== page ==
Executive Order 13141
Environmental Review of Trade Agreements
By the authority vested in me as President by the Constitution and the laws of the United States of America, and in order to further the environmental and trade policy goals of the United States, it is hereby ordered as follows:
Section 1. Policy.
The United States is committed to a policy of careful assessment and consideration of the environmental impacts of trade agreements. The United States will factor environmental considerations into the development of its trade negotiating objectives. Responsible agencies will accomplish these goals through a process of ongoing assessment and evaluation, and, in certain instances, written environmental reviews.
Sec. 2. Purpose and Need.
Trade agreements should contribute to the broader goal of sustainable development. Environmental reviews are an important tool to help identify potential environmental effects of trade agreements, both positive and negative, and to help facilitate consideration of appropriate responses to those effects whether in the course of negotiations, through other means, or both.
Implementation. The United States Trade Representative (Trade Representative) and the Chair of the Council on Environmental Quality shall oversee the implementation of this order, including the development of procedures pursuant to this order, in consultation with appropriate foreign policy, environmental, and economic agencies.
b. Conduct of Environmental Reviews. The Trade Representative, through the interagency Trade Policy Staff Committee (TPSC), shall conduct the environmental reviews of the agreements under section 4 of this order.
Sec. 4. Trade Agreements.
Certain agreements that the United States may negotiate shall require an environmental review. These include:
i. comprehensive multilateral trade rounds;
ii. bilateral or plurilateral free trade agreements; and
iii.. major new trade liberalization agreements in natural resource sectors.
b. Agreements reached in connection with enforcement and dispute resolution actions are not covered by this order.
c. For trade agreements not covered under subsections 4(a) and (b), environmental reviews will generally not be required. Most sectoral liberalization agreements will not require an environmental review. The Trade Representative, through the TPSC, shall determine whether an environmental review of an agreement or category of agreements is warranted based on such factors as the significance of reasonably foreseeable environmental impacts.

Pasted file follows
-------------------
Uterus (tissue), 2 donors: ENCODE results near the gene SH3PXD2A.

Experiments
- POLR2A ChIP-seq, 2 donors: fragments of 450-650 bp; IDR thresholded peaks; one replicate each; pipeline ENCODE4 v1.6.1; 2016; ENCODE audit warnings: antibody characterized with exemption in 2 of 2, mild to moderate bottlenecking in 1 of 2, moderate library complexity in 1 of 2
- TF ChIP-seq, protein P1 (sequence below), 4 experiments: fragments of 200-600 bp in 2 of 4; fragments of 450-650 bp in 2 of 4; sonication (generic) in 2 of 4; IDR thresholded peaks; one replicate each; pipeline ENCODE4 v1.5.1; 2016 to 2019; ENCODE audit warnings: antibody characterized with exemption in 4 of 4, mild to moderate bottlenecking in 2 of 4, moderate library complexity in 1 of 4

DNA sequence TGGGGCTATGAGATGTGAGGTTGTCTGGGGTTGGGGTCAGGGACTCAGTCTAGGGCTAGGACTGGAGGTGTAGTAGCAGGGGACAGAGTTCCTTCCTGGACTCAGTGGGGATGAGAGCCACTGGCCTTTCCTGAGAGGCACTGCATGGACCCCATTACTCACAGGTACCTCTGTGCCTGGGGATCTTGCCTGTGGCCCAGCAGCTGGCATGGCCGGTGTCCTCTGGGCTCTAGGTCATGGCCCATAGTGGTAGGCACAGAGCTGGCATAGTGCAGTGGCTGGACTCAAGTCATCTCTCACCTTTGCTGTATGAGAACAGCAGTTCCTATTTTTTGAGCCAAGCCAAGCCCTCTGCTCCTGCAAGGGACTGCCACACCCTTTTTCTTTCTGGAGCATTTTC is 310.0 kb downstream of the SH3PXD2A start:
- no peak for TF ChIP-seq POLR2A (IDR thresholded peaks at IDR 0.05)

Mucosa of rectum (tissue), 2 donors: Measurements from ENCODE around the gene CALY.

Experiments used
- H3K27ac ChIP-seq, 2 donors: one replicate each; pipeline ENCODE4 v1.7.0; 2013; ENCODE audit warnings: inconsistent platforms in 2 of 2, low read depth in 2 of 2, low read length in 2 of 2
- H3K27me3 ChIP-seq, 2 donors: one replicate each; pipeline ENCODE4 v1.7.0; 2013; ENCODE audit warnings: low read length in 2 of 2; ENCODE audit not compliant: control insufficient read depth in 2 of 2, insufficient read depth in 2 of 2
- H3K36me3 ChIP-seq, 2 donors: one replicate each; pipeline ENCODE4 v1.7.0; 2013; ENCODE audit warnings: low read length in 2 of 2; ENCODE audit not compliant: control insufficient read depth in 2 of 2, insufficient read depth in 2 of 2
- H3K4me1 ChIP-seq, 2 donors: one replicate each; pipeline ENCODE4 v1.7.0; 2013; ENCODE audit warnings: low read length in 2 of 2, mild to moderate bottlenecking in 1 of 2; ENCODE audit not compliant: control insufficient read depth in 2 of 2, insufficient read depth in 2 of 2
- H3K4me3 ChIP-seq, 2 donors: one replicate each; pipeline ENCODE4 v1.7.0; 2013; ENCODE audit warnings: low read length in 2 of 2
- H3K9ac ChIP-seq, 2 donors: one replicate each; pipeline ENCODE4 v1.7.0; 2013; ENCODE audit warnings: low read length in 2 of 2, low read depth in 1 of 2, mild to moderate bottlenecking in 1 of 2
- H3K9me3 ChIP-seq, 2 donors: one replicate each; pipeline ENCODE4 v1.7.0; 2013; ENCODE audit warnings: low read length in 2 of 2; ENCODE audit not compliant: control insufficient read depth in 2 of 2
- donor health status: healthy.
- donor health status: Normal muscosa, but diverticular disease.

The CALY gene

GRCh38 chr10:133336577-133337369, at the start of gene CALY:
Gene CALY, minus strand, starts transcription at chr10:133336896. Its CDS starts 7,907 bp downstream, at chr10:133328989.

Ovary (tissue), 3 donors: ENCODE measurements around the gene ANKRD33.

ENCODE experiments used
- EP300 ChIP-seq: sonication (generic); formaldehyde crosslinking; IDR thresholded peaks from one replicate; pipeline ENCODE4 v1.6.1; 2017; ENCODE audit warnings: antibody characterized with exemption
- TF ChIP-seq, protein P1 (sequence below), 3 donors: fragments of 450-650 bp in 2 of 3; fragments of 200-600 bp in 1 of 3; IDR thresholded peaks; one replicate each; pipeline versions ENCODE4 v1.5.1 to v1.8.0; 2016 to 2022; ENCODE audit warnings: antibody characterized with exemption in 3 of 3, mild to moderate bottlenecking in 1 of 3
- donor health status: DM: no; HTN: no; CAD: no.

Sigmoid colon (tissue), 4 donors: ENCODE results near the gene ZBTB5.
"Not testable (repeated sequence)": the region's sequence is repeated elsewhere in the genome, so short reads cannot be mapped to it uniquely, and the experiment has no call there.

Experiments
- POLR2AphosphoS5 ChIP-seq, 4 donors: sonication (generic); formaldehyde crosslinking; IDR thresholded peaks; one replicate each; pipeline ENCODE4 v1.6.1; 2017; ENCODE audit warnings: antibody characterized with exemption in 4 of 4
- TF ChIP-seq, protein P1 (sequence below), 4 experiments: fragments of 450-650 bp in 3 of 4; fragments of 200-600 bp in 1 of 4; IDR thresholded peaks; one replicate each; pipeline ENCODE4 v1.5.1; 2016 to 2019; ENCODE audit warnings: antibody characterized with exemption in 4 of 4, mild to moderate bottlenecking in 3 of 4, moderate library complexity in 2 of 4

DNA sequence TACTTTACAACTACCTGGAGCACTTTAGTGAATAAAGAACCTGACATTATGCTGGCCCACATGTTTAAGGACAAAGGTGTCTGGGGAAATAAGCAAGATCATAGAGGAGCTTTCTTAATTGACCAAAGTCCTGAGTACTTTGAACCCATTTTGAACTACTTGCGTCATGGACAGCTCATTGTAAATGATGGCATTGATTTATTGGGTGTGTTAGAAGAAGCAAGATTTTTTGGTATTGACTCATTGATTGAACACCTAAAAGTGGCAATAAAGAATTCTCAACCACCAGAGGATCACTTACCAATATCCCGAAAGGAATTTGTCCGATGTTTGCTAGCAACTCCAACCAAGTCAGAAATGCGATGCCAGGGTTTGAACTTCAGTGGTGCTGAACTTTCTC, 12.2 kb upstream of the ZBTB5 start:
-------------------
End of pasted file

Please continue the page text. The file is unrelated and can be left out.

Sec. 5. Environmental Reviews.
Environmental reviews shall be:
ii. initiated through a Federal Register notice, outlining the proposed agreement and soliciting public comment and information on the scope of the environmental review of the agreement;
iii. undertaken sufficiently early in the process to inform the development of negotiating positions, but shall not be a condition for the timely tabling of particular negotiating proposals;
iv. made available in draft form for public comment, where practicable;
v. made available to the public in final form.
b. As a general matter, the focus of environmental reviews will be impacts in the United States. As appropriate and prudent, reviews may also examine global and transboundary impacts.
Sec. 6. Resources.
Upon request by the Trade Representative, with the concurrence of the Deputy Director for Management of the Office of Management and Budget, Federal agencies shall, to the extent permitted by law and subject to the availability of appropriations, provide analytical and financial resources and support, including the detail of appropriate personnel, to the Office of the United States Trade Representative to carry out the provisions of this order.
Sec. 7. General Provisions.
This order is intended only to improve the internal management of the executive branch and does not create any right, benefit, trust, or responsibility, substantive or procedural, enforceable at law or equity by a party against the United States, its agencies, its officers, or any person.
WILLIAM J. CLINTON
THE WHITE HOUSE,
November 16, 1999